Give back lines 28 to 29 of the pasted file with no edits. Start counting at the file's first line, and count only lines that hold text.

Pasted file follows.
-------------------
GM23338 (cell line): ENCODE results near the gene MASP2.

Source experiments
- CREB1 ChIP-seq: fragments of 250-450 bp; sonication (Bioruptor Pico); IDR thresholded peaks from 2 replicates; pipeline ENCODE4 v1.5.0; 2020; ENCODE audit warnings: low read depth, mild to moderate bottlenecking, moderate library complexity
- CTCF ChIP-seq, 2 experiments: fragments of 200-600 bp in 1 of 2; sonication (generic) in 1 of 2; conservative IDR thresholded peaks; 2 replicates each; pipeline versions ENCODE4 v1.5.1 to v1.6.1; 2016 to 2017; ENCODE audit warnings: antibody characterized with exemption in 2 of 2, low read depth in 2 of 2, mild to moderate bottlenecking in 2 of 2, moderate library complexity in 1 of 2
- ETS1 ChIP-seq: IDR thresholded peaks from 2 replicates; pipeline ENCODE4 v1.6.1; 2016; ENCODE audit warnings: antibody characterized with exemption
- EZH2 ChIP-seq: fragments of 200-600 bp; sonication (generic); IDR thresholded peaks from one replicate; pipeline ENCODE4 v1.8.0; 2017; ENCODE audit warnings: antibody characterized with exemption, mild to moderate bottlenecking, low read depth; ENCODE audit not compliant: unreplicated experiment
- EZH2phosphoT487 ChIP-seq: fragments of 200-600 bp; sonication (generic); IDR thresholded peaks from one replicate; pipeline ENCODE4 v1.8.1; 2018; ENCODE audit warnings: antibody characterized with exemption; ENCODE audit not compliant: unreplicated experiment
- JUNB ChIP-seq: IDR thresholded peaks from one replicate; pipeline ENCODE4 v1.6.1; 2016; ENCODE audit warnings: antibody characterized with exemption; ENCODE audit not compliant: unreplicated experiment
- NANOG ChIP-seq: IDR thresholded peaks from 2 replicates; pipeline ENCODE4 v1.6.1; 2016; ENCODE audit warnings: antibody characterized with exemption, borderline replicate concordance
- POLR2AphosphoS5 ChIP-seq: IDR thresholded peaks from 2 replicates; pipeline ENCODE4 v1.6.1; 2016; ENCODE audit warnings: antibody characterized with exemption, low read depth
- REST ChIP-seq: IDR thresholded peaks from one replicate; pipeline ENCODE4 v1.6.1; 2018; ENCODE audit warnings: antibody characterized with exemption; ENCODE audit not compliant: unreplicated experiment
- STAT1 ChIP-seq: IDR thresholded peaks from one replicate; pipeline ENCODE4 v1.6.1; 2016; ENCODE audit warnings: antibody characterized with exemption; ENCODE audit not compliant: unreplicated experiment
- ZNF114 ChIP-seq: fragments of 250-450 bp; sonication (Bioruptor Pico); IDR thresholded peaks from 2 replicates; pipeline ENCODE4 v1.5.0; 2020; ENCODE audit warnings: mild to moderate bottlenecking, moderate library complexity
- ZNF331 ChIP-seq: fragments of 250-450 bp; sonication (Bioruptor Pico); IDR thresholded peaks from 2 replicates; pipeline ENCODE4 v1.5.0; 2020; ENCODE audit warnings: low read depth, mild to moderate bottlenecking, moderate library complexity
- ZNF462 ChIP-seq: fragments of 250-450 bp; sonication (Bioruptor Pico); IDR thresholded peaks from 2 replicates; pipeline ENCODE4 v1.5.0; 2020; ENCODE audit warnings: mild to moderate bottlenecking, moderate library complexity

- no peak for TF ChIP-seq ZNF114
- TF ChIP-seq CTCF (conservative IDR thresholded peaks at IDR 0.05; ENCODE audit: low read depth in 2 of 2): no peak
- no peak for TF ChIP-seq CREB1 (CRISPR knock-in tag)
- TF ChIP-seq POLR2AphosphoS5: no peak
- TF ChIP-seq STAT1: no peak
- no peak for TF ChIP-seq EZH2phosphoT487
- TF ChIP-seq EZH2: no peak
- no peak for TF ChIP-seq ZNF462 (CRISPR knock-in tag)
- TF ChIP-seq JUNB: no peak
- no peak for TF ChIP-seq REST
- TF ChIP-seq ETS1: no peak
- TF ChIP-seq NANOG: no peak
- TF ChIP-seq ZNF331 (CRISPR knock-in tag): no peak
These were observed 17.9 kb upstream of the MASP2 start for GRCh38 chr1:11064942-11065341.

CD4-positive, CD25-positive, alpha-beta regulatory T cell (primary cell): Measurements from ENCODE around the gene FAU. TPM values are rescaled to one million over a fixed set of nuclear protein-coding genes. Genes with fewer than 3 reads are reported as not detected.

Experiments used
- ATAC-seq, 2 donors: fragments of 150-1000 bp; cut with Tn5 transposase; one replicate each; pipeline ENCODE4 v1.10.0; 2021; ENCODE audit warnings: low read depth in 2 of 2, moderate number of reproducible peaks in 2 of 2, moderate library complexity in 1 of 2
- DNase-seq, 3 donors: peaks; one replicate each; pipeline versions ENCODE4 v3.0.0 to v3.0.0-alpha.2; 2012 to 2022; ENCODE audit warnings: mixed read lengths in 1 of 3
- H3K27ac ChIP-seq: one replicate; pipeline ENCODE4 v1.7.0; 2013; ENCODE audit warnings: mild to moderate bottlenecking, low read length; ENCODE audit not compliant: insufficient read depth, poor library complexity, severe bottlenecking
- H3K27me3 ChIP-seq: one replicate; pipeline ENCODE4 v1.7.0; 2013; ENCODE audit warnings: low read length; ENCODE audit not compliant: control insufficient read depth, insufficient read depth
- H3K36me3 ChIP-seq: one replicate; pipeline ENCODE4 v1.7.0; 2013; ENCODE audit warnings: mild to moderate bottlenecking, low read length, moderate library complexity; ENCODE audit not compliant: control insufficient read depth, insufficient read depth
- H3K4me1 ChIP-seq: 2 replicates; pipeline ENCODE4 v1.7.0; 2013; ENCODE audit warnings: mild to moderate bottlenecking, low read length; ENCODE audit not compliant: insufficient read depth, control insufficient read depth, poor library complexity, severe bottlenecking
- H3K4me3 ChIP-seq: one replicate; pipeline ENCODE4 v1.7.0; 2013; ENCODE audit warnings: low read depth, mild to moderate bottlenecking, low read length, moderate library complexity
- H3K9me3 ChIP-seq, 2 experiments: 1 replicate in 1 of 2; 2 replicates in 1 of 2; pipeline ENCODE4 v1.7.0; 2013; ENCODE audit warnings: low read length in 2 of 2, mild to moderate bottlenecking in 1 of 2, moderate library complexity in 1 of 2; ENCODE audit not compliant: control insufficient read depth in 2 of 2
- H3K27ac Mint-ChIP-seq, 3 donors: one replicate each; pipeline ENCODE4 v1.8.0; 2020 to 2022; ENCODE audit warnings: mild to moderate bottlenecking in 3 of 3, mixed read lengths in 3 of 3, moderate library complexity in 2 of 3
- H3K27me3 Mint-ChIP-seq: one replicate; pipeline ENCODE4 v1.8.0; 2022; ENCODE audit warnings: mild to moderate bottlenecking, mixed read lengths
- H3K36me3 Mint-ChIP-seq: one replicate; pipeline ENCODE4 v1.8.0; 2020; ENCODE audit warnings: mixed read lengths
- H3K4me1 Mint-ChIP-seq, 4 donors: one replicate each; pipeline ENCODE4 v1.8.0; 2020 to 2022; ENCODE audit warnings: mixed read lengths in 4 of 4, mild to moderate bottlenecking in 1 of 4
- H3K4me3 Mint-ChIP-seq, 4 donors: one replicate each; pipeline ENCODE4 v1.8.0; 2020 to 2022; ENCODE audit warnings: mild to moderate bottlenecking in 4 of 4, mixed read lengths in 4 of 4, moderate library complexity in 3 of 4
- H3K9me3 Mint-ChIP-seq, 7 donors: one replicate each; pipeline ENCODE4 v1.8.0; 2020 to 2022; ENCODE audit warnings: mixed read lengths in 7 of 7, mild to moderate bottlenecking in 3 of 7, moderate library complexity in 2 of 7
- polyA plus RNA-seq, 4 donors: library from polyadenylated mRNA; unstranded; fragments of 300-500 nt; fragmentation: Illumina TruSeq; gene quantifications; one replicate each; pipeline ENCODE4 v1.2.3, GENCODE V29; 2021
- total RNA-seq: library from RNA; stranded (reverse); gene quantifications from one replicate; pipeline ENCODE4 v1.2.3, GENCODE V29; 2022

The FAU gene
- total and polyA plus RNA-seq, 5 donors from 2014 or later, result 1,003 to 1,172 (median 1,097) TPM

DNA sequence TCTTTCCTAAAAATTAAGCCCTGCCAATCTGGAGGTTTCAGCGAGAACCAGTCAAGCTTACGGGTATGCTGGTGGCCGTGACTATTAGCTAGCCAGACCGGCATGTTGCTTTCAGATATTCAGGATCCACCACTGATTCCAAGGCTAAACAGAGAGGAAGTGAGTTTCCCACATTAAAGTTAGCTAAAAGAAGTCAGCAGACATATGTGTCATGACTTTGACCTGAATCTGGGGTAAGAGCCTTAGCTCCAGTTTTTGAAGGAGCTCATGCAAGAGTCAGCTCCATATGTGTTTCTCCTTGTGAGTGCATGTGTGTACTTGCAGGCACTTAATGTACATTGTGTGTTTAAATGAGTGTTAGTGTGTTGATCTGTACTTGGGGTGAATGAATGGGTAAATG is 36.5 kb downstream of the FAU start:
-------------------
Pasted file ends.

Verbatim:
- TF ChIP-seq ZNF331 (CRISPR knock-in tag): no peak
These were observed 17.9 kb upstream of the MASP2 start for GRCh38 chr1:11064942-11065341.